The Appointments of Advisory Board. The Chair and Vice Chair of the Advisory Board shall be appointed to a five-year term by the RAS Vice President for Publications with the concurrence of the RAS President, and without reappointment. A Chair-Elect shall be selected in the same way from among Advisory Board members at least one year before the end of the term of the Chair. The Chair-Elect will assist the Chair and Vice Chair in carrying out various Advisory Board functions, learn the operations of the Advisory Board, and succeed the Chair at the end of his/her term. Advisors shall be appointed to a three-year term by the Chair, with the concurrence of RAS Vice President for Publications and the RAS President. Further appointment must be separated by at least one year. Advisors can be recommended by co-sponsoring sister societies, and the candidates are subject to the same appointment process described above. The Chair, with the assistance of the Vice Chair and the Advisory Board, shall establish operating policies and procedures for the Advisory Board.
Editorial/Advisory Board and Senior Editors Panel Meetings. The Editorial Board and the Senior Editors Panel shall meet twice per year, once in conjunction with IEEE International Conference on Robotics and Automation (ICRA, the RAS' annual conference). The second meeting could be in conjunction with IROS (IEEE/RSJ International Conference on Intelligent Robots and Systems), Program Committee meeting of ICRA, or other appropriate occasions as deemed appropriate. Members of the Editorial Board should attend at least one meeting per year. Urgent matters shall be communicated, coordinated, and decided by email. The Advisory Board shall meet once per year in conjunction with the Editorial Board meeting attached to ICRA.
3. Paper and Decision Categories
Paper Categories. T-ASE publishes Regular Papers, Short Papers, Communication Items, and Book Reviews. Regular Papers describe new abstractions, algorithms, theory, methodologies, models, systems, or enabling technologies for Automation. Short Papers usually describe a single result, experiment, or technique of general interest for which a short treatment is appropriate. Communications Items are a separate class of short manuscripts that are subject to an expedited review process and substantially faster publication than Regular or Short Papers. Appropriate items include (but are not limited to) rebuttals and/or counter examples of previously published papers, or preliminary results of significant current research of wide interest. Book Reviews contain a description and evaluation of published books of interest to the Automation audience, and the evaluation and publication of Book Reviews are relatively fast. Review papers are published periodically, and manuscripts of a tutorial nature are also welcome. Papers describing specific applications are encouraged, provided that the methods represent the best current practice, detailed characteristics and performance are included, and the topics are of general interest. Multipart papers will only be published if there is compelling rationale for a multipart treatment. All parts of such submissions must be accepted for any part to be published.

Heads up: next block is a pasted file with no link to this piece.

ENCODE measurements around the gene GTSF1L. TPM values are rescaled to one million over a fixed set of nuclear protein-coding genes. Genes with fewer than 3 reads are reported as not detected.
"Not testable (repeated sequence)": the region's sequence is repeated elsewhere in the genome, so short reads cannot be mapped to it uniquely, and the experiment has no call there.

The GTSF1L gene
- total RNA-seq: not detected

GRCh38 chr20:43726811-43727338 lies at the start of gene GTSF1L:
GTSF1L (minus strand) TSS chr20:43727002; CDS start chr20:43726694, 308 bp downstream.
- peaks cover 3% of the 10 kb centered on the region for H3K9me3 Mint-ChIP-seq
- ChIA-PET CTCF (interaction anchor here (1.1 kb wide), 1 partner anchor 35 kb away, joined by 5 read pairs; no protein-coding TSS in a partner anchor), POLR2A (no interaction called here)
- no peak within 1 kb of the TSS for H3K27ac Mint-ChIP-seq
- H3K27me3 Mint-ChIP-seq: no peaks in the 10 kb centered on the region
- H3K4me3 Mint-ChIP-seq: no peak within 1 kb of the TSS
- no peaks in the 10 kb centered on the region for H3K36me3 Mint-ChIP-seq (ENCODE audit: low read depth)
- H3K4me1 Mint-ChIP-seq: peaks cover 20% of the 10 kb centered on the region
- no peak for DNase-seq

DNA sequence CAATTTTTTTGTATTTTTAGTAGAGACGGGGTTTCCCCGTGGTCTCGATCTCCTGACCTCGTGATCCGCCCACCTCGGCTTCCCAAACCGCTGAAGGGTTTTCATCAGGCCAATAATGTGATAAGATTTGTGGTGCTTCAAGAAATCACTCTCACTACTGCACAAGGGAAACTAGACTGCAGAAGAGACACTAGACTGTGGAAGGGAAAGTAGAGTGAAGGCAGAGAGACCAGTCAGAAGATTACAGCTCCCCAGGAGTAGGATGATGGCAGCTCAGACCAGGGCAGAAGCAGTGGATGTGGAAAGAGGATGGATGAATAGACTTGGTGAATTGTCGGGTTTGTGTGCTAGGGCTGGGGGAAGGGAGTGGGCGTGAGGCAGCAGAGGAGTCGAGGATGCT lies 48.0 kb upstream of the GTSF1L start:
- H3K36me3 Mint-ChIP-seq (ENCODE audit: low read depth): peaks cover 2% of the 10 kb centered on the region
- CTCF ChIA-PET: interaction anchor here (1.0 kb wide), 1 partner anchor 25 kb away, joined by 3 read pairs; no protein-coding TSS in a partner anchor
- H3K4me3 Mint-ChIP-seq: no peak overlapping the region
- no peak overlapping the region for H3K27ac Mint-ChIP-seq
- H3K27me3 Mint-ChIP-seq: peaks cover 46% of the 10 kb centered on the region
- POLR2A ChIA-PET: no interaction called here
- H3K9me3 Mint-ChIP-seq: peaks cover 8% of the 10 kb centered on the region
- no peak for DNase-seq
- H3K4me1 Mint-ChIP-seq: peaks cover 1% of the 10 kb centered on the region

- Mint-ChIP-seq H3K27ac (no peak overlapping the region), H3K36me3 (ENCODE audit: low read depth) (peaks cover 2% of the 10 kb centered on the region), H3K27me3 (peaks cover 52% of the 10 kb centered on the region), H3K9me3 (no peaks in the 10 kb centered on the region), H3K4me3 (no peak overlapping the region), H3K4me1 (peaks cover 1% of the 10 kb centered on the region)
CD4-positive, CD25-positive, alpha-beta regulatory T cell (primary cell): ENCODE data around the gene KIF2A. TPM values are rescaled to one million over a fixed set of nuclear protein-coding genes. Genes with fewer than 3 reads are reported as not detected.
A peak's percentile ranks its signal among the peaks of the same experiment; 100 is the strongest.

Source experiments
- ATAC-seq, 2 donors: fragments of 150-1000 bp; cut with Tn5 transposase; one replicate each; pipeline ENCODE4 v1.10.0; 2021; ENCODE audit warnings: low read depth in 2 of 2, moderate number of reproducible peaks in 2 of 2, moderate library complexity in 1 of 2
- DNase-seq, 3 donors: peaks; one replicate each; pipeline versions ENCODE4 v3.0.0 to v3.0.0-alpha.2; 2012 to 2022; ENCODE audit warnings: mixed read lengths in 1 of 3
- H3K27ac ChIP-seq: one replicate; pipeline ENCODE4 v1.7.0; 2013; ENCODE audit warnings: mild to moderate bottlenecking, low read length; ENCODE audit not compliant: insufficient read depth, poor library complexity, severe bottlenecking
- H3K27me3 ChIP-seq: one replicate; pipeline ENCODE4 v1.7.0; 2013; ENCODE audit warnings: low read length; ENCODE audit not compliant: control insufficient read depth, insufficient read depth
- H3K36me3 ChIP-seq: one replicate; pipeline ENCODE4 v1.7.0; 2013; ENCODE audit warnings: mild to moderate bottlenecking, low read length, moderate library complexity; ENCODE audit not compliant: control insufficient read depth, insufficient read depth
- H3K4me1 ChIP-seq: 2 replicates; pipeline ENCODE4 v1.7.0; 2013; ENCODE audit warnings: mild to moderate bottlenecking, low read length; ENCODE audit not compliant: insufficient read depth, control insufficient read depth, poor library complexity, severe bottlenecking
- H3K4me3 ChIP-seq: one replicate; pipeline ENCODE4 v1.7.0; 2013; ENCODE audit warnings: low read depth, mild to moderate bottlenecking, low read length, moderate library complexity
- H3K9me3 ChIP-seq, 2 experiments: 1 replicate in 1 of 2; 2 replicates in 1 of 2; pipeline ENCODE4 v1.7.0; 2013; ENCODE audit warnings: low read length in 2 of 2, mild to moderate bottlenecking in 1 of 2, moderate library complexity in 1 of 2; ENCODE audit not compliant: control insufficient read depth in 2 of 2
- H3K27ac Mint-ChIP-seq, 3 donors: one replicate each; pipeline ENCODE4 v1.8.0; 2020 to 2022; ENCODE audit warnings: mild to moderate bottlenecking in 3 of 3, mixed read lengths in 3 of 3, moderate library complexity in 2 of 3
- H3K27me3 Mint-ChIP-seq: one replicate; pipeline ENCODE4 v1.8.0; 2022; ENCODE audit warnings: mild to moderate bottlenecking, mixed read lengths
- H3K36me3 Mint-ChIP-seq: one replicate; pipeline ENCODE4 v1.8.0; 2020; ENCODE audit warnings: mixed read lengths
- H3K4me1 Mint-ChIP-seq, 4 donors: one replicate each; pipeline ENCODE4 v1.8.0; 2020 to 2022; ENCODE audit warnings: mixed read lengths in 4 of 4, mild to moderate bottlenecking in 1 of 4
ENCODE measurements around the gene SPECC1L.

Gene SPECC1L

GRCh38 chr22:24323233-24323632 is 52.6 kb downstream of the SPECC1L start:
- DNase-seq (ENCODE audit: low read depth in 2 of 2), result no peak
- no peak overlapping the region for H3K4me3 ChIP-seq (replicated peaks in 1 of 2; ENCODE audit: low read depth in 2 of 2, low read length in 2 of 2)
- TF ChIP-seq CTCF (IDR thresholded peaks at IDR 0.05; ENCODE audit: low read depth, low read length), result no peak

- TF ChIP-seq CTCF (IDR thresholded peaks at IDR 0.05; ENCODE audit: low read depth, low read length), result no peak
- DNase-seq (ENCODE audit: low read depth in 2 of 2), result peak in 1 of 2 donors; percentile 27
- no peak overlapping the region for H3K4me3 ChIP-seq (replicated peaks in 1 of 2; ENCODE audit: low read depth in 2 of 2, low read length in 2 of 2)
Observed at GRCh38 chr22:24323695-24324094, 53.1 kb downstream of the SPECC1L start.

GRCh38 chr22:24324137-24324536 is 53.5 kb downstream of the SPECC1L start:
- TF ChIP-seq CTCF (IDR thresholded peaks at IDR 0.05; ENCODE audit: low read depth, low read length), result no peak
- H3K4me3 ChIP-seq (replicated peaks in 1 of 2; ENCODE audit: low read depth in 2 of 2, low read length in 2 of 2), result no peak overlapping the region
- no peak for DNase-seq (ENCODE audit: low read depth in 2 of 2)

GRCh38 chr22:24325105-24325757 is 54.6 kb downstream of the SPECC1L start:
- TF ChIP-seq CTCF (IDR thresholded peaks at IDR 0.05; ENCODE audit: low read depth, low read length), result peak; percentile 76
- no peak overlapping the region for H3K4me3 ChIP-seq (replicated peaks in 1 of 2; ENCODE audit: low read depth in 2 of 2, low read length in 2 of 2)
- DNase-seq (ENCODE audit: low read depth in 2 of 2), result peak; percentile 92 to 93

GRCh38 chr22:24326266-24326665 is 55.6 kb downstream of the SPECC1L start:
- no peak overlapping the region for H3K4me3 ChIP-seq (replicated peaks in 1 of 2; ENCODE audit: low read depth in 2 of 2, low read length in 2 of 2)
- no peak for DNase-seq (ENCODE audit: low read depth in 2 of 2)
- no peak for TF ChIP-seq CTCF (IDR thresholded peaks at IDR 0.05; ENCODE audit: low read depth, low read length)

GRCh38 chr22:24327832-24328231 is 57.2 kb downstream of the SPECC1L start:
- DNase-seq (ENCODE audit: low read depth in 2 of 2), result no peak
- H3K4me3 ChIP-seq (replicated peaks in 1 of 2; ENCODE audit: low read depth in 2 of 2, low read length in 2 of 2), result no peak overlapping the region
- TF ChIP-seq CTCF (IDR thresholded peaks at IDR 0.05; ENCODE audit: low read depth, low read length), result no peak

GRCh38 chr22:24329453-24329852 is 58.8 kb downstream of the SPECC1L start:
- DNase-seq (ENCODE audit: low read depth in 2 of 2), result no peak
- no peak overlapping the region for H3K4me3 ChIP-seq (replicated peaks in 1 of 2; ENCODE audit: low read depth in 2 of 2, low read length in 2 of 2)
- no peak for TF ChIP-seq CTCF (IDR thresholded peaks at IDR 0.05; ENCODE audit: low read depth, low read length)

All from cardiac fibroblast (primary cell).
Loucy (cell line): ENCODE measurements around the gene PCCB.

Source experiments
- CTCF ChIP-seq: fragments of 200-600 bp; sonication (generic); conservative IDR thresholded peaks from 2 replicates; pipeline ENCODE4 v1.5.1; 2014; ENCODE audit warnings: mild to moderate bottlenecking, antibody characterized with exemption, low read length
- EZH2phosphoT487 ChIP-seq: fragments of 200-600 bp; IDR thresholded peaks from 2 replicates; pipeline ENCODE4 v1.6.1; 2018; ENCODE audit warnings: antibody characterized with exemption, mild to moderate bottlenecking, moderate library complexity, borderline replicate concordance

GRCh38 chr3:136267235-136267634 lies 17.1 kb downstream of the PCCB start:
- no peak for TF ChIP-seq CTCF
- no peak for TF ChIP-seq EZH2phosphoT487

To enhance accessibility of its papers, T-ASE initiated a new feature requiring that each submission include a 100-300 word "Note to Practitioners" (NtP). In view that T-ASE addresses a research community willing to integrate knowledge across disciplines and industries, authors are asked to step back and describe without jargon how their results might be applied to practical problems. Writing a good NtP is a challenge. Since the NtP will appear just below the Abstract, it is important not to repeat information that is contained in the Abstract. It should be aimed at colleagues from industry who want to understand how the ideas can be put into practice, avoiding jargon and mathematical notation. Begin by specifying the practical problem(s) that motivated the paper and possible application areas. Clearly describe the potential and limitations of the work, and how it might be extended to be more practical.
Decision Categories. Decision categories include: Accept, Conditionally Accept, Revise and Resubmit, and Reject. In addition, the authors of a Regular Paper may be asked to shorten their manuscript to become a Short Paper, reducing its length and changing its presentation style. Accept and Reject are straightforward. For a paper that was Conditionally Accepted, the revised manuscript has to be submitted within 60 days from the date of decision. It retains the same paper ID number, the review clock continues without re-start, and the additional review cycle should be short. Revise and Resubmit is an encouraging way to say that a paper was a reject, but it may contain publishable results after a serious revision. The authors are encouraged to revise the manuscript based on reviewers' comments and specific instructions provided by the AE and the Editor. A revised manuscript will be assigned a new paper ID number, is treated as a brand new submission, and has to go through a full review process. The reference to the old paper ID number is provided to facilitate the new review process.